You should also read and follow the OU’s guidance on Lone Working (internal link only).

If you are carrying out fieldwork in the UK or overseas, you should be aware of the OU Fieldwork Guidance (internal link only) and International Travel guidance (internal link only).

Any Human Tissue Act (HTA) enquiries should be addressed to Dr Duncan Banks, who will provide you with advice about the process that you need to follow.

Human tissue contains DNA and under the HTA it is ‘unlawful to have human tissue with the intention of its DNA being analysed, without the consent of the person from whom the tissue came’.

Further information about the Human Tissue Act can be found on the Human Tissue Authority website.

The following advice is available from the Student Research Project Panel (SRPP) on their website. This covers decision-making about which research tools to use for online surveys. Their advice is divided into a comparison of the research tools available at: Bespoke Surveys (internal link only) and wider Survey Guidance (internal link only). For example, there is advice on the latter page to help researchers understand the implications of using ‘unique individual links: personal to the participant’ as opposed to Open Links: a single link open to anyone it is shared with.

Retaining research-related documents and data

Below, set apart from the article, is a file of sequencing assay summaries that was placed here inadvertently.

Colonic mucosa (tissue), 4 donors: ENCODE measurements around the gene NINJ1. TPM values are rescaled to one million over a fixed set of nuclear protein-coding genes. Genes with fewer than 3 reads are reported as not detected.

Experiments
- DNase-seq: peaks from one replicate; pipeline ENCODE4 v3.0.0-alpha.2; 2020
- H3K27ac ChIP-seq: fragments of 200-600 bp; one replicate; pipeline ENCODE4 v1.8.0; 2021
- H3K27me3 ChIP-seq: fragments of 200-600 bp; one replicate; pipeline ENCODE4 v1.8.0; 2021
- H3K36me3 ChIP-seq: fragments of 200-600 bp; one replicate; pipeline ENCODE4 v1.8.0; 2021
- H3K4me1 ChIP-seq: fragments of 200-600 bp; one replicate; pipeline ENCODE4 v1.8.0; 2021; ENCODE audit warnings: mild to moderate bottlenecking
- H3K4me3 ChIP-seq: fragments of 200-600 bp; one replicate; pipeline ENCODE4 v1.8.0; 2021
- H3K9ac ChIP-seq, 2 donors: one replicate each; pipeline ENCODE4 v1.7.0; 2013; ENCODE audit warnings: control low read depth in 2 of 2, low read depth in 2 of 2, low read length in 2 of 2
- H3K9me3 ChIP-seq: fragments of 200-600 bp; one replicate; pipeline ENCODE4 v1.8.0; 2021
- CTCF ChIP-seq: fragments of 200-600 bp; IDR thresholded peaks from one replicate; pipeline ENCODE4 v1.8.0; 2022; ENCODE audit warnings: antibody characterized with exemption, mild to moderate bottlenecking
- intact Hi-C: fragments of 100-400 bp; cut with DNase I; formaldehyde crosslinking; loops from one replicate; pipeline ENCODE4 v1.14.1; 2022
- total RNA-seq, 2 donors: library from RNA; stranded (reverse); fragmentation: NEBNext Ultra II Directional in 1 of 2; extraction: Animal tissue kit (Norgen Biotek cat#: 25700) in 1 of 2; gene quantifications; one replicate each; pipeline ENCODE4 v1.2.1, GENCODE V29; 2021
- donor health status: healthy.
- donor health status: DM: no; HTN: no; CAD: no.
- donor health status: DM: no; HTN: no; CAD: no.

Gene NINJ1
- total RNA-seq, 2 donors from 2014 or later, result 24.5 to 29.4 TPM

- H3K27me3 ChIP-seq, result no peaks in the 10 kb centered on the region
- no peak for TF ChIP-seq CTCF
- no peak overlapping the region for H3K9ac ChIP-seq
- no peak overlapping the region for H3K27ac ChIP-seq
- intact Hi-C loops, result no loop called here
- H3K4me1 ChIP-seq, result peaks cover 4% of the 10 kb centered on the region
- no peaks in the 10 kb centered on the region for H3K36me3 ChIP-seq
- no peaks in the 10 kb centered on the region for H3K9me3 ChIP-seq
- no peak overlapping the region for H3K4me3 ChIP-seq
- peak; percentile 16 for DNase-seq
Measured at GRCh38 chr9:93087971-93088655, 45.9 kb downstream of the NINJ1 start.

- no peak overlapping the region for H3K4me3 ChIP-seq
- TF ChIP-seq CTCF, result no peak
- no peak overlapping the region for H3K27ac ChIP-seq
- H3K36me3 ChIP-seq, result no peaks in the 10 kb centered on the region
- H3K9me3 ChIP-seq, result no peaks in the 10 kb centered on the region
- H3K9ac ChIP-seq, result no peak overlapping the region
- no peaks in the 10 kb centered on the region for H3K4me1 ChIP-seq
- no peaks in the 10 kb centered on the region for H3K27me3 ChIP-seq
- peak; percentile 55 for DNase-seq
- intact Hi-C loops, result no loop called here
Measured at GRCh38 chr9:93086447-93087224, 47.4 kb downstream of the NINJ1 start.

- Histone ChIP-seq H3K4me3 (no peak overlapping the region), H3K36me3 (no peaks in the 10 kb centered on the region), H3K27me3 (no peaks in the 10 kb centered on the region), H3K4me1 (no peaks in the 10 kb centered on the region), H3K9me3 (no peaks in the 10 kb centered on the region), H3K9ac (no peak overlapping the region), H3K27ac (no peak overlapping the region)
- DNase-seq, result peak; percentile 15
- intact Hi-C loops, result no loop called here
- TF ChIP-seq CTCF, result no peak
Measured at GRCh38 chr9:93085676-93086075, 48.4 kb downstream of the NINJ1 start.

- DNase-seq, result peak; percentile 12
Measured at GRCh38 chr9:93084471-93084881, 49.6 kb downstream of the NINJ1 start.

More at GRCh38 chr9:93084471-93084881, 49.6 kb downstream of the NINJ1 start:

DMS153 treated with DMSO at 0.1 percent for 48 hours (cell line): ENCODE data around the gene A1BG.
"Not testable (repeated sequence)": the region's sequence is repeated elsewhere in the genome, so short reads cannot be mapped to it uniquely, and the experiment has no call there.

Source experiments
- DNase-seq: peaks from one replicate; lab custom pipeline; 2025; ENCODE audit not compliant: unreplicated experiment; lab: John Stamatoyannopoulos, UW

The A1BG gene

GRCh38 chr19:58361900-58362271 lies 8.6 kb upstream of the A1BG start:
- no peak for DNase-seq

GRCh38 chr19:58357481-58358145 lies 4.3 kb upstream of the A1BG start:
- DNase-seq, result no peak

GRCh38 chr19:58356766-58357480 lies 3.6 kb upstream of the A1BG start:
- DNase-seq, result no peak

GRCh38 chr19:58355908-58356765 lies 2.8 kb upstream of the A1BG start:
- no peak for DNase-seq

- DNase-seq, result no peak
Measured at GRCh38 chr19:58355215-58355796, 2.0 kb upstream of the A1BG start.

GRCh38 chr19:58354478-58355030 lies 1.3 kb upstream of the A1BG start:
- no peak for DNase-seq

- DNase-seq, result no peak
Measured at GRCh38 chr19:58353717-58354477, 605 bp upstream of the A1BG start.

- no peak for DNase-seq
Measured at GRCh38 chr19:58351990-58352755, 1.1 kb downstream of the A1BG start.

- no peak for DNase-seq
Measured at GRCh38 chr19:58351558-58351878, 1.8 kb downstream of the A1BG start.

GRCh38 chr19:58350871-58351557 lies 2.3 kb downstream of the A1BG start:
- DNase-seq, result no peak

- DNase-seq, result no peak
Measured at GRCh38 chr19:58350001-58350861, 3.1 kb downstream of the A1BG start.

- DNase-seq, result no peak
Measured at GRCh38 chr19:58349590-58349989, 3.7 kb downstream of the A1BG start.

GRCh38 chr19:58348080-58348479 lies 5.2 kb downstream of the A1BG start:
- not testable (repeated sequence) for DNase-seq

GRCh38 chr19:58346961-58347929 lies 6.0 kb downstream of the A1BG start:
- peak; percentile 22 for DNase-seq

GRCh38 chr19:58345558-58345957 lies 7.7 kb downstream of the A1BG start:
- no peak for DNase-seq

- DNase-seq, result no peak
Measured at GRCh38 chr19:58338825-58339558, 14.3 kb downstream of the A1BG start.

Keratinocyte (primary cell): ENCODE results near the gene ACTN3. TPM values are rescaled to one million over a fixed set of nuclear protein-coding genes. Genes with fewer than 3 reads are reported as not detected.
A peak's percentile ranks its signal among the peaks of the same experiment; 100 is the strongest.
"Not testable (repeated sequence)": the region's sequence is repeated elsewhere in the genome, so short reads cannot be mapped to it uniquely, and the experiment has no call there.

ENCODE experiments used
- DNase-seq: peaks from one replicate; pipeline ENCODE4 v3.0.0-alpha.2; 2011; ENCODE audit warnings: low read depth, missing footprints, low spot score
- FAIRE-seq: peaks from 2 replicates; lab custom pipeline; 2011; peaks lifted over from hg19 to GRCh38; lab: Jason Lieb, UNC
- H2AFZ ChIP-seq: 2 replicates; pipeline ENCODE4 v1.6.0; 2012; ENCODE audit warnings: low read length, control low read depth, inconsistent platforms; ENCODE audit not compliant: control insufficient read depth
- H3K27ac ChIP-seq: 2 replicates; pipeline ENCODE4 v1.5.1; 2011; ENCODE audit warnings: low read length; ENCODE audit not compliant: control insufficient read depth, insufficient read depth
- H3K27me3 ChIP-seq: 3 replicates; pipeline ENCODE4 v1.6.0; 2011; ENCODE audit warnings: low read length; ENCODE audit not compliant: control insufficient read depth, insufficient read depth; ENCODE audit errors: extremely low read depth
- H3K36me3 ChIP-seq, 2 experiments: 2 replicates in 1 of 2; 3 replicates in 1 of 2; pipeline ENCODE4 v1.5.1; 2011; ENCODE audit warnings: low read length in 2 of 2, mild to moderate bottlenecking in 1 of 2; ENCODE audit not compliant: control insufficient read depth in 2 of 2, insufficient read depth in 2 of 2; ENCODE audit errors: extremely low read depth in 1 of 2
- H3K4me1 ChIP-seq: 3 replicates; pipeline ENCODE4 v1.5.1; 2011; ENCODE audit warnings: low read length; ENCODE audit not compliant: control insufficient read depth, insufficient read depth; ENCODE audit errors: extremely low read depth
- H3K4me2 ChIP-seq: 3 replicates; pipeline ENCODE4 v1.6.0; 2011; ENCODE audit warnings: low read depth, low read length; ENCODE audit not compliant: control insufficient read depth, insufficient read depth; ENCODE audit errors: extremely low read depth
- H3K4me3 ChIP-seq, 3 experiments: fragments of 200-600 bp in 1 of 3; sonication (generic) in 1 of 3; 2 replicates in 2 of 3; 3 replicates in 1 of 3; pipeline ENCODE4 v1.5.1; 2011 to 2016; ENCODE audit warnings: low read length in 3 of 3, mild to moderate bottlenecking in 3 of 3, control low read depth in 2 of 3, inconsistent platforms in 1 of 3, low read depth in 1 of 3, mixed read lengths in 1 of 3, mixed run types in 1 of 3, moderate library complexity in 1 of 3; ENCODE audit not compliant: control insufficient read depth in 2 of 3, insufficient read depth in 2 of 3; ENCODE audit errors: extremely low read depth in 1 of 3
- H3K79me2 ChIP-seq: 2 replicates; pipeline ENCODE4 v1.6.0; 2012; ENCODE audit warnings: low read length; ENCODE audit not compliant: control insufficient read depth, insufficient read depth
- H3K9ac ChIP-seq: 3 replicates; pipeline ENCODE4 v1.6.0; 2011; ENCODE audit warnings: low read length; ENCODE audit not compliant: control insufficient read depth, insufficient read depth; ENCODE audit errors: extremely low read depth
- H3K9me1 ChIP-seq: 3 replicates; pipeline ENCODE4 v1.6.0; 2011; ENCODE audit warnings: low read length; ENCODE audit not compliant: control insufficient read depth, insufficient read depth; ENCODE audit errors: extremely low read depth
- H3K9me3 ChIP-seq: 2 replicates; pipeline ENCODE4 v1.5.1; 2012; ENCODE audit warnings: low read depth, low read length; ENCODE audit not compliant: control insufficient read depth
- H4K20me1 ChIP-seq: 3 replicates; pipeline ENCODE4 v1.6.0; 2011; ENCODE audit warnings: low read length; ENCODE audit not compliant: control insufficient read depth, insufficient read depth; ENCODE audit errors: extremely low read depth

Researchers at the OU are expected to keep research data for a minimum of 10 years from the completion of the project. As a general principle, researchers should also retain all key research-related documents for this period, unless longer if stipulated by your research funder. Related documents will include ethics approvals, original consent forms, funding applications, interview schedules, etc. These documents are important to keep on record because they may potentially be required at a much later date in order to evidence that the research was conducted with integrity and in an ethical manner. All personal and sensitive data needs to be lodged on the information asset register through the Faculty Information Governance Liaison Officer (IGLO) by the researcher at the start of the project, covering the retention of documentation. This would include original consent forms. At the end of the research project the data and research-related documentation should be handed over to the Faculty. If a researcher leaves before the end of the research project, plans for retention (and access if necessary) should be agreed with Faculty.